This Week's Review of...
Shadow of Night
There’s nothing quite like it when an extraordinary story takes you by surprise. And this second book in the All Souls trilogy does just that.
In a world where witches, daemons and vampires struggle to maintain a fragile balance, Diana and Matthew must travel further than they ever realized in an effort to unravel the secrets of a manuscript they hope contains the answers to their prayers.
But what happens when what they’ve striven for must be relinquished?
Yes, Diana discovers who and what she is and must adjust to the weighty responsibilities that revelation brings, for she is a bridge between worlds; between light and dark; between life and death itself, and the future rests on her finding something that has eluded her thus far . . . balance.
A most enjoyable sequel to an already excellent story.
Based on the award-winning novel by Margaret Atwood, Alias Grace tells the story of Grace Marks (Sarah Gadon), a young, poor Irish immigrant and domestic servant in Upper Canada who - along with stable hand James McDermott (Kerr Logan) - is accused and convicted of the infamous 1843 double murder of her employer Thomas Kinnear (Paul Gross), and his housekeeper/lover, Nancy Montgomery (Anna Paquin).
Following the trial, McDermott was hanged and Marks was sentenced to life imprisonment. End of story . . . or so you think.
Because of her exemplary behavior, Grace is allowed out every day to serve in the house of the prison governor. Her case comes to the attention of a committee of gentlemen and ladies from the Methodist church, who – led by the minister – hopes to have her pardoned and released. The thing is, Grace is adamant she cannot remember what happened on the day of the murders, and exhibits symptoms of hysteria. On the basis of this, the minister hires Dr. Simon Jordan, a psychiatrist, to interview her, hoping he will find her to be a hysteric, and not a criminal.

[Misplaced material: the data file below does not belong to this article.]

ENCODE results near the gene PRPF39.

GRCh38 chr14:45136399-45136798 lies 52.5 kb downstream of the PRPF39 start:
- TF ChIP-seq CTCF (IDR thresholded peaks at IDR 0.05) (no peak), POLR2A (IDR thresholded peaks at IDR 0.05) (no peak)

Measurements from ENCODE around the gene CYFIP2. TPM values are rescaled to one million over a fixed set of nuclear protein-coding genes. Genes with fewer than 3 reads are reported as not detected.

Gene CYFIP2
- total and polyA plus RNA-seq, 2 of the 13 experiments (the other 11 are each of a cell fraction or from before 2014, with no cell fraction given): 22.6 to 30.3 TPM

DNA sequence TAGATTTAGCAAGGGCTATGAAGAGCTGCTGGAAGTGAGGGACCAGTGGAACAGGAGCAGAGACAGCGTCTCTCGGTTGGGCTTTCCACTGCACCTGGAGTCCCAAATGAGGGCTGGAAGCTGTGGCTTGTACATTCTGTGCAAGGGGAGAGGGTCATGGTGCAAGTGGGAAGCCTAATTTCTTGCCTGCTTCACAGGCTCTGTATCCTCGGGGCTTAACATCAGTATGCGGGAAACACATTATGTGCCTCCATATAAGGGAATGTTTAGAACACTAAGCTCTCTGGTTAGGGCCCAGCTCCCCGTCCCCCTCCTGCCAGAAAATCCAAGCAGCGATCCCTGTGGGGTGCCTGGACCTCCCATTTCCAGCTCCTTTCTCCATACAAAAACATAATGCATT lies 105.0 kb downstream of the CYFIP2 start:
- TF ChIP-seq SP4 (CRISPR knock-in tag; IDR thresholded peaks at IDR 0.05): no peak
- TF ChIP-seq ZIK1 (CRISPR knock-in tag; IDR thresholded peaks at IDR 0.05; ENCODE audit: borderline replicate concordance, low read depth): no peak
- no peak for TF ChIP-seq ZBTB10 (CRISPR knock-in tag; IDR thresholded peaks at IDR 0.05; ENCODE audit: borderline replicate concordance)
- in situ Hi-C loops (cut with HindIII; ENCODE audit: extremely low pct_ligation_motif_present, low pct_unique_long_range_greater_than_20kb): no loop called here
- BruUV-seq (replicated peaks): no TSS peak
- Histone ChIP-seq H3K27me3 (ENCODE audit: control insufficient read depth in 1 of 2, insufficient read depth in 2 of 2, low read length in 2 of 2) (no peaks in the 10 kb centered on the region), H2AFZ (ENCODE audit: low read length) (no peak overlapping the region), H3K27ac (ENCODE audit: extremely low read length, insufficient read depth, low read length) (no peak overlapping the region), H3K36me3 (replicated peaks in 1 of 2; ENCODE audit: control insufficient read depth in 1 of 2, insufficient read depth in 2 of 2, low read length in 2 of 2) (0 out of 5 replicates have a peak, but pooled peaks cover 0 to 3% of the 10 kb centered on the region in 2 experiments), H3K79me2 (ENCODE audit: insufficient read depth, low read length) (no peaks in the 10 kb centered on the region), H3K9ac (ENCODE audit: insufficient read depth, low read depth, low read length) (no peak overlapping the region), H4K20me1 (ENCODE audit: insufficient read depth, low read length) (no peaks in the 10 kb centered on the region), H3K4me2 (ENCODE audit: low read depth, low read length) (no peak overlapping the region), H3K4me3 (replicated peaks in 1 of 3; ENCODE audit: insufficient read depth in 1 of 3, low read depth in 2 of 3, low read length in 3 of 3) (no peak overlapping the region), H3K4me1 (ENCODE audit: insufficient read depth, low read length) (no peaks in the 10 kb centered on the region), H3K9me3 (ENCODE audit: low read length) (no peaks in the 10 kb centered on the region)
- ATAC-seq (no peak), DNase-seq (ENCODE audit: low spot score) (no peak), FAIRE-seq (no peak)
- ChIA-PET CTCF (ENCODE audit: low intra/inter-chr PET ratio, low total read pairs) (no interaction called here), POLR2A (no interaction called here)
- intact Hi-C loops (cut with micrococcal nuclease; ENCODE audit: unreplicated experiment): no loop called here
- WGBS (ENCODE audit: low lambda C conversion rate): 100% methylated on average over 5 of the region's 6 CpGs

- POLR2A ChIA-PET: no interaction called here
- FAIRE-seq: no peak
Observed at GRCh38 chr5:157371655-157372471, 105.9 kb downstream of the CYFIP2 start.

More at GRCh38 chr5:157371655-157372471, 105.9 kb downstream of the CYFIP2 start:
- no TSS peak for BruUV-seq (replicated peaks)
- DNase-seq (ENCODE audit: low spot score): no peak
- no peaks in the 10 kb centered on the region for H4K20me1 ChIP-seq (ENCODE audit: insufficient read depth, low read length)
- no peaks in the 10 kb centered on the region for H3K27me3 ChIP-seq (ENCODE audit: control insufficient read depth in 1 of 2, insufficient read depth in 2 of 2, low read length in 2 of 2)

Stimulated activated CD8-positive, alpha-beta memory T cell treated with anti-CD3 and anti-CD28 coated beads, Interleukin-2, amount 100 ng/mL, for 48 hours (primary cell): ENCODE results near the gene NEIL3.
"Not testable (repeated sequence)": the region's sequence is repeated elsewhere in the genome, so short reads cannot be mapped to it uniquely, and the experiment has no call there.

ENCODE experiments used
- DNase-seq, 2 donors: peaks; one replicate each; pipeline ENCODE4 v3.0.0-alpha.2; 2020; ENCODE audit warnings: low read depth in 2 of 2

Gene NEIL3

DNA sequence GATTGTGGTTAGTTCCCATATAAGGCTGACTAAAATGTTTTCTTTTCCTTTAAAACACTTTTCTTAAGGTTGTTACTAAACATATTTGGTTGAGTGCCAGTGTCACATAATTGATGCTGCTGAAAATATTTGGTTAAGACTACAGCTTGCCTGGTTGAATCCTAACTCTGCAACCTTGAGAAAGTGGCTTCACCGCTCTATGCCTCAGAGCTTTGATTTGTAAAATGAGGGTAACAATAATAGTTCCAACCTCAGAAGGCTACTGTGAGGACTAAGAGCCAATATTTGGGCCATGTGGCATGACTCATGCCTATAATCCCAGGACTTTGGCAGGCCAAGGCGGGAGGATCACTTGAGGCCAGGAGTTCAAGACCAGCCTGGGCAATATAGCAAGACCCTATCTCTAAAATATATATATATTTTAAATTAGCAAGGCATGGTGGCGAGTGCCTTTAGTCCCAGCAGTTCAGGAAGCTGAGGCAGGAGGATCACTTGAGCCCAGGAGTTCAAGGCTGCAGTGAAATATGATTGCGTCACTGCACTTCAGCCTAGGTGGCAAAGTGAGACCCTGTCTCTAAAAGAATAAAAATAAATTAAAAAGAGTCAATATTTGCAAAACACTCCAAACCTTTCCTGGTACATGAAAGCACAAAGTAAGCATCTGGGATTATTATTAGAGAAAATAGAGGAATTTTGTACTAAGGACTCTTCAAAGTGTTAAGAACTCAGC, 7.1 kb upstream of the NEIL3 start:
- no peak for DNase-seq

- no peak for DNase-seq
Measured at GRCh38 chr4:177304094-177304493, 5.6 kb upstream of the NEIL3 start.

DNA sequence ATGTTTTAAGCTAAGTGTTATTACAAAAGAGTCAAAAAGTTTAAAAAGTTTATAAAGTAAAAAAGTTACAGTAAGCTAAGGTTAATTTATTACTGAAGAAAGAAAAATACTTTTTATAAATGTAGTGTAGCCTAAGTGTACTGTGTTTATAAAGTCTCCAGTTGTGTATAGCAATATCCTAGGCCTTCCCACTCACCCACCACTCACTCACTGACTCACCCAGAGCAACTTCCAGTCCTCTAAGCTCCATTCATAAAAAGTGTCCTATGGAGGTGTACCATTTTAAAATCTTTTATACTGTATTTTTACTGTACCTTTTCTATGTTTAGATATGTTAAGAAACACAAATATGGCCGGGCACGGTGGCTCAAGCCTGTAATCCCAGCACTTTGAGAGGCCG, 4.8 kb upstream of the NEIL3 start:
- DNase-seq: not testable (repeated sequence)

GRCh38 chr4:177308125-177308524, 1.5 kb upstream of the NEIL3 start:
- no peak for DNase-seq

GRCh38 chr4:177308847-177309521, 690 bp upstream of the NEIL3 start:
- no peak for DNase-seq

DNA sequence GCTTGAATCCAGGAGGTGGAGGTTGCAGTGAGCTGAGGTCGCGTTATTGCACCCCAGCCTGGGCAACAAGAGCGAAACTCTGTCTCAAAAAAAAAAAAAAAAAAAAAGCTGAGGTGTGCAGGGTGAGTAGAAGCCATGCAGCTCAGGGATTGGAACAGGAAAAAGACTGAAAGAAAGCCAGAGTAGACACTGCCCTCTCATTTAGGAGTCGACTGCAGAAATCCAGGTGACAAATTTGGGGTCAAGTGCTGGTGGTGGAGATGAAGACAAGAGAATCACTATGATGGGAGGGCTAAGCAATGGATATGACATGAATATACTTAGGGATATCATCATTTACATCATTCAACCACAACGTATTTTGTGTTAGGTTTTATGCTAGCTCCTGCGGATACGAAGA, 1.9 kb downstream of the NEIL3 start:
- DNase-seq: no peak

Much of what you see takes place in flashback, and portrays the harshness of the times, for you see life through the eyes of an abused young girl who quickly grows to become a woman beset by demons. Those caused by the era in which she lives, in which females are nothing but chattel; those created by an upper class who despise and look down on those who serve them. And of course, the very real horror of how simple it is to be caught up in events that can impact your life forever.
Alias Grace is both compelling and at times disquieting. It’s colorfully portrayed, yet captures a solemnity that reminds you the lower class lived at the whim of their “betters.” But most of all, you witness the personal demons of a young woman who is elusive with the truth, while portraying an innocence that is disarming.
I shan’t say more, other than it is one of the best period dramas I’ve seen . . . (And my wife loved it too!) Therefore – Highly recommended.